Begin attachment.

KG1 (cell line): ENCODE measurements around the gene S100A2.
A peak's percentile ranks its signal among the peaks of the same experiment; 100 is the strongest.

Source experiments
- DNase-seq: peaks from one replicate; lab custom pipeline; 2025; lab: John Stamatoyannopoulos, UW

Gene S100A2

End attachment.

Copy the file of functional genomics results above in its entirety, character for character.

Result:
KG1 (cell line): ENCODE measurements around the gene S100A2.
A peak's percentile ranks its signal among the peaks of the same experiment; 100 is the strongest.

Source experiments
- DNase-seq: peaks from one replicate; lab custom pipeline; 2025; lab: John Stamatoyannopoulos, UW

Gene S100A2